A packed summer convention calendar likely resulted in a huge boon for Center City hotels, which saw record hotel occupancy in June.

Overall occupancy peaked at 89.4 percent—the highest monthly occupancy on record. The average daily rate also broke a record, witnessing $212.95, the highest since October 2014. The Government Finance Officers Association, the Biotechnology Industrial Organization convention and the International Society for Technology in Education convention helped grow midweek occupancy.  

The Hilton Philadelphia at Penn’s Landing is just one of the hotels that experienced such stellar business.

“June was a great month for us and for many Center City hotels. The importance of conventions to the hotel industry cannot be stated enough,” says Bill Fitzgerald, general manager of the hotel. “When the convention center is consistently filled is when we thrive, benefitting the more than 65,000 hospitality industry workers in Philadelphia.”

The conventions the Philadelphia Convention & Visitors Bureau booked resulted in 97,208 room nights in June and generated an economic impact of roughly $121 million.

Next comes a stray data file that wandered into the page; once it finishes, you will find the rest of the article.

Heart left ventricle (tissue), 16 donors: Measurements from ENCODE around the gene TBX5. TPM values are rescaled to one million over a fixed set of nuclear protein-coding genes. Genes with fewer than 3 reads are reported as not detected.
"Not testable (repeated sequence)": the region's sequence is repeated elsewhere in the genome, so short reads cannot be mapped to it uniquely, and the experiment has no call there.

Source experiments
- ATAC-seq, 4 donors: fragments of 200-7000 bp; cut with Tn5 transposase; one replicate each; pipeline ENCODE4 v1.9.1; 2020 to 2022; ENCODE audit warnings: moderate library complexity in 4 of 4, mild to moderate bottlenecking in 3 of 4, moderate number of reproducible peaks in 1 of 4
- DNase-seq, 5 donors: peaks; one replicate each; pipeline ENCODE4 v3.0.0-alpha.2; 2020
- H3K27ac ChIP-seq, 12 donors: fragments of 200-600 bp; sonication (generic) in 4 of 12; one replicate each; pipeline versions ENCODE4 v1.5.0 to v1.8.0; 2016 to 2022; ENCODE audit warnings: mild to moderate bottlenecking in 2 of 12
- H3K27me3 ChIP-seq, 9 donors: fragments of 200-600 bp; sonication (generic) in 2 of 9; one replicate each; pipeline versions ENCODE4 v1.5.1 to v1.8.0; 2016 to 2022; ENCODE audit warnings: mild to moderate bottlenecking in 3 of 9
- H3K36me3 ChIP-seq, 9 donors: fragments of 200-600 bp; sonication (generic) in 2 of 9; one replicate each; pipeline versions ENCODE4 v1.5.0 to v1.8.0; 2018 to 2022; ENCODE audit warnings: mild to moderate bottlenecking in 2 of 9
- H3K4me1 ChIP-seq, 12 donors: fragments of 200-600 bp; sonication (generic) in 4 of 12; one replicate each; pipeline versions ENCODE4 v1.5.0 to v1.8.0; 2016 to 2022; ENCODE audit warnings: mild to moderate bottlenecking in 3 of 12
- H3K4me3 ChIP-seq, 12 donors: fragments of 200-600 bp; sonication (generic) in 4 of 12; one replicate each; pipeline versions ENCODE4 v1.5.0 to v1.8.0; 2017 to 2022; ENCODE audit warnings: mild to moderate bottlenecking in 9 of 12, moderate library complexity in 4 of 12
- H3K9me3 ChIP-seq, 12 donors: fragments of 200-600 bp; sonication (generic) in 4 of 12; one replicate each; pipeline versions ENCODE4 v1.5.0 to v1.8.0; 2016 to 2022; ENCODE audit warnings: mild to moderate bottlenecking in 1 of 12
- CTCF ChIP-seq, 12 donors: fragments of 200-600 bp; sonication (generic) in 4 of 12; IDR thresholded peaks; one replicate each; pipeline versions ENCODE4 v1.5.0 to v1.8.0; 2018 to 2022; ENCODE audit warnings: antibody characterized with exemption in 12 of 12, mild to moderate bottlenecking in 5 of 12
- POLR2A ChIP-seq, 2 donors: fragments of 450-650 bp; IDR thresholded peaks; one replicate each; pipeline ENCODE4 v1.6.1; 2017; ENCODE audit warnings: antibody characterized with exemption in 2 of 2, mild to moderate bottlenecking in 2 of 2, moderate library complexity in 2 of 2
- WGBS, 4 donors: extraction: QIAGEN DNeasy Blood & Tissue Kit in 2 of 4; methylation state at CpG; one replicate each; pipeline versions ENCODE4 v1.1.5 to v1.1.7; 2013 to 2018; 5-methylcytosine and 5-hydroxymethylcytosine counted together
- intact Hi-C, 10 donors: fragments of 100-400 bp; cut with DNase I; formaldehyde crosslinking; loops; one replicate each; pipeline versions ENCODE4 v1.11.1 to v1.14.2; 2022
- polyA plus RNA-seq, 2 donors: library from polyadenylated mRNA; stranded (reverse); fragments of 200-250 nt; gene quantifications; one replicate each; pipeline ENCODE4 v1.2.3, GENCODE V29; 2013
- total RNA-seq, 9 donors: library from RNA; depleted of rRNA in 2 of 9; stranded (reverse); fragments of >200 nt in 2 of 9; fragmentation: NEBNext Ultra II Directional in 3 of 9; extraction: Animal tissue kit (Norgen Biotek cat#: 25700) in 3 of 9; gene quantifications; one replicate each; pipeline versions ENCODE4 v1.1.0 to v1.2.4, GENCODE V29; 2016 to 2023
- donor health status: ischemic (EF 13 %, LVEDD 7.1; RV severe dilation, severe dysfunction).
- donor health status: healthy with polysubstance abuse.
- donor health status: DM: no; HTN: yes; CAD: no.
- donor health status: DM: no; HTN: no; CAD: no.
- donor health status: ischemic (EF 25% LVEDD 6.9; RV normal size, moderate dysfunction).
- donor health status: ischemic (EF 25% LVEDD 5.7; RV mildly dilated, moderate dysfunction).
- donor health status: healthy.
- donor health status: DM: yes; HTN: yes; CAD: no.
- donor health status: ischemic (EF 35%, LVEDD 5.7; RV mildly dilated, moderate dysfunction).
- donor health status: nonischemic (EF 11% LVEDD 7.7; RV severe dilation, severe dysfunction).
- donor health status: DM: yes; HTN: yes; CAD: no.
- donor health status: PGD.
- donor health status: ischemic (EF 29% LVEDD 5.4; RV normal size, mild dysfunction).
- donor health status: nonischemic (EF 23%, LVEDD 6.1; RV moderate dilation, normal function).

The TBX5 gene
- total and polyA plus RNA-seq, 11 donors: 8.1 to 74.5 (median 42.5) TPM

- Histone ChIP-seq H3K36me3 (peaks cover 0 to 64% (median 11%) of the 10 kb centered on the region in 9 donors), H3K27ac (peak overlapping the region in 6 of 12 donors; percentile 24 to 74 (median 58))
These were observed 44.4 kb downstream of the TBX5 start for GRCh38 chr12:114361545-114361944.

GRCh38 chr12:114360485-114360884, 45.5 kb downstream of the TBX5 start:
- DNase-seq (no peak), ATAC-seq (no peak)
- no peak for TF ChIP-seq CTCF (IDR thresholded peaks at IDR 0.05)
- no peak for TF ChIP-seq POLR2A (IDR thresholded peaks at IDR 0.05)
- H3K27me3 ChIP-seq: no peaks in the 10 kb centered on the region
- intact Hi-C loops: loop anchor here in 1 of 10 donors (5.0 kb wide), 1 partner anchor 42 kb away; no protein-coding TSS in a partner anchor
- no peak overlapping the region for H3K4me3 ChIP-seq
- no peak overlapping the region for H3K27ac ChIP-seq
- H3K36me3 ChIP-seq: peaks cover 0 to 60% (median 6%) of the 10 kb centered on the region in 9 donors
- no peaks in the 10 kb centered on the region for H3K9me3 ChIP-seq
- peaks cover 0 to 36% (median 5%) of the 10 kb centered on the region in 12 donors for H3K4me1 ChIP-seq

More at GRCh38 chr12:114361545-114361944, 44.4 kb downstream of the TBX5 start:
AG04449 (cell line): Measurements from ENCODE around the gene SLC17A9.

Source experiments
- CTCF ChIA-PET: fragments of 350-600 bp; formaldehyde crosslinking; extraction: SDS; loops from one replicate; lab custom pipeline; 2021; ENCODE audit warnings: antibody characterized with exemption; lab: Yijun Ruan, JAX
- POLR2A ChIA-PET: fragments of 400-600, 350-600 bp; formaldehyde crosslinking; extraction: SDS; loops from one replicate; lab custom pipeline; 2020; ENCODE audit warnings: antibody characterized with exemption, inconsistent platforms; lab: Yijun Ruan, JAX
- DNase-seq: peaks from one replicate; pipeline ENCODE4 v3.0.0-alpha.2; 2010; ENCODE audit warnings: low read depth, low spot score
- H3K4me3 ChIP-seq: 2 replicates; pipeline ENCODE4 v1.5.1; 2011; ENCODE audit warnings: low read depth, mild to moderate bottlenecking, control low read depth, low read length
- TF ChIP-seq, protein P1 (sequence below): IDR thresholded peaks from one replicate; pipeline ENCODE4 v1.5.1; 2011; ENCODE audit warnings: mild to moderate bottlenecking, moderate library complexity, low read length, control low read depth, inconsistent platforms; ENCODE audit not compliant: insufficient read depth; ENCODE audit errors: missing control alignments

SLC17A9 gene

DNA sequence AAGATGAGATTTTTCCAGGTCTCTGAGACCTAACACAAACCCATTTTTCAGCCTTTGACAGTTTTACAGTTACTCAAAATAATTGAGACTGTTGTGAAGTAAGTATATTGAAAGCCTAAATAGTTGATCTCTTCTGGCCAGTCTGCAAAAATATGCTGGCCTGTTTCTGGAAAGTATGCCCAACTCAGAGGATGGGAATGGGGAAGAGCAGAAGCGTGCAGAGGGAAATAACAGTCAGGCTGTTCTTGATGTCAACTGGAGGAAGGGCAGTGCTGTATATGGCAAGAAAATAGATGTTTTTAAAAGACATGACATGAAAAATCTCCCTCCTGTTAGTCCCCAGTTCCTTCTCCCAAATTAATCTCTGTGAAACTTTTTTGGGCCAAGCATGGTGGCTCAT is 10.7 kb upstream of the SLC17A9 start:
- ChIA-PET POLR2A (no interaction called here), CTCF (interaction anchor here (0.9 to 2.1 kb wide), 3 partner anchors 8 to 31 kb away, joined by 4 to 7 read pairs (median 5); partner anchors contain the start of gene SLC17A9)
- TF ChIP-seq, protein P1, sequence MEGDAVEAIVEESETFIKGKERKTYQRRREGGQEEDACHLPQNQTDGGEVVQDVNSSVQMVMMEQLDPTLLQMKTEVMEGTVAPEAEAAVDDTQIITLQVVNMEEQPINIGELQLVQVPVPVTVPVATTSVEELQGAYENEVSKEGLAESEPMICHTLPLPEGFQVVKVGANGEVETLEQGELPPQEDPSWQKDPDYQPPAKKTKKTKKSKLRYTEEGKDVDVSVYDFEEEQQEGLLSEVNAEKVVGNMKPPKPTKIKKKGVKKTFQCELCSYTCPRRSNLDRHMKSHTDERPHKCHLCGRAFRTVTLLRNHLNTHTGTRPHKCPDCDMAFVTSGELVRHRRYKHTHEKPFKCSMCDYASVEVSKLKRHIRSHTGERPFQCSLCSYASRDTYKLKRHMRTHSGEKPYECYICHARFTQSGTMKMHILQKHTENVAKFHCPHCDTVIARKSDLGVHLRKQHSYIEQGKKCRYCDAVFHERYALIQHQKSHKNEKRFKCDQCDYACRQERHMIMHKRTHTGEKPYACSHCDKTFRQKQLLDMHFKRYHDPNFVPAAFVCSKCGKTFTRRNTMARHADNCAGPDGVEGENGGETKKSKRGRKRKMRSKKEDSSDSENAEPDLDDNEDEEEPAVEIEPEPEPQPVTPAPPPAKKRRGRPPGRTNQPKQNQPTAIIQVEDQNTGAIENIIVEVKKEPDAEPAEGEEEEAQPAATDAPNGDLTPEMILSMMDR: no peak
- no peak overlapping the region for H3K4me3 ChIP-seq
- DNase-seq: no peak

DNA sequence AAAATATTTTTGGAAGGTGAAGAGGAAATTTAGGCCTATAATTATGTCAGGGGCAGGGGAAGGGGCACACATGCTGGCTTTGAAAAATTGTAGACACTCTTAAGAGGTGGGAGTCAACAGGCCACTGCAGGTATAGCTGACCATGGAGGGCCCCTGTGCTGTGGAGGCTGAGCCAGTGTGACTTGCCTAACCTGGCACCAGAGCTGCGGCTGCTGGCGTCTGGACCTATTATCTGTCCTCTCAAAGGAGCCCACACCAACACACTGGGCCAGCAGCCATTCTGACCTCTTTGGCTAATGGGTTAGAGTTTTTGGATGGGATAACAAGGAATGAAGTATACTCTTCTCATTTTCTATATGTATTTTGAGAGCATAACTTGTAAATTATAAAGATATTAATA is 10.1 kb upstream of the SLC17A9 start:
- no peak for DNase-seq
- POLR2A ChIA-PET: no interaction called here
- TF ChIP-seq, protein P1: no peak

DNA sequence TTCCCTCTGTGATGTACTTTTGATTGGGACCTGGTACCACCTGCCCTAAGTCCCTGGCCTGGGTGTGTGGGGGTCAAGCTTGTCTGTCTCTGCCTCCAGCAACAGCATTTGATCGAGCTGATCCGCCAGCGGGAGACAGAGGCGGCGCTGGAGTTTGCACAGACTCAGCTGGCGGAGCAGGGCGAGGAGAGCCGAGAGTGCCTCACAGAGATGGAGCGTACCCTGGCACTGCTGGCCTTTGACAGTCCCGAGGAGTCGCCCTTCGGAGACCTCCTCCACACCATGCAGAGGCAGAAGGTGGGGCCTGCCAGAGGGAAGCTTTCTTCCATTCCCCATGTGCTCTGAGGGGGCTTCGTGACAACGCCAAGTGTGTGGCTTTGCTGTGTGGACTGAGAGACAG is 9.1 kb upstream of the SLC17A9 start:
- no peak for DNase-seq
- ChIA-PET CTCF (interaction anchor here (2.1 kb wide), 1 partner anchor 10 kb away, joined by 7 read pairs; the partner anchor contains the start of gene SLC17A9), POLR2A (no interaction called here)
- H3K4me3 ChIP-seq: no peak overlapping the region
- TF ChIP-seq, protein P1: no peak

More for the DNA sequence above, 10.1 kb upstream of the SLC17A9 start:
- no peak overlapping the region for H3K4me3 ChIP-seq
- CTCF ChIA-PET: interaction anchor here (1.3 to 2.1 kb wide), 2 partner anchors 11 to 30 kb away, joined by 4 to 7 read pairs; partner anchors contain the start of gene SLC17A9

“We are thrilled that our convention and group business has helped secure the highest June hotel occupancy on record,” says Jack Ferguson, president/CEO PHLCVB. "We consistently tout to our convention groups how easily accessible Philadelphia is for their attendees, and with all the national and international buzz about Philadelphia, conventions are drawing higher-than-average attendance. Three of our largest groups this year have broken or nearly broken their attendance records.”

Sendero Provisions Co. and Lone Star Brewing are hosting the first-ever River Rodeo, a music festival along the Guadalupe River.

 

The Nelson Family Life Foundation, established by the Nelson family, owners of Kalahari Resorts and Conventions, has committed to donating $1 million over the next five years to Texas-based non-profit organizations. The first financial distribution will take place on Saturday, August 14, with "Sculpting the Future," and represents the foundation's first major

 

On September 1, over 1,500 businesses across the country illuminated their buildings with red lights to draw attention to the devastation that the live events and performance art industries have faced as a result of the COVID-19 pandemic.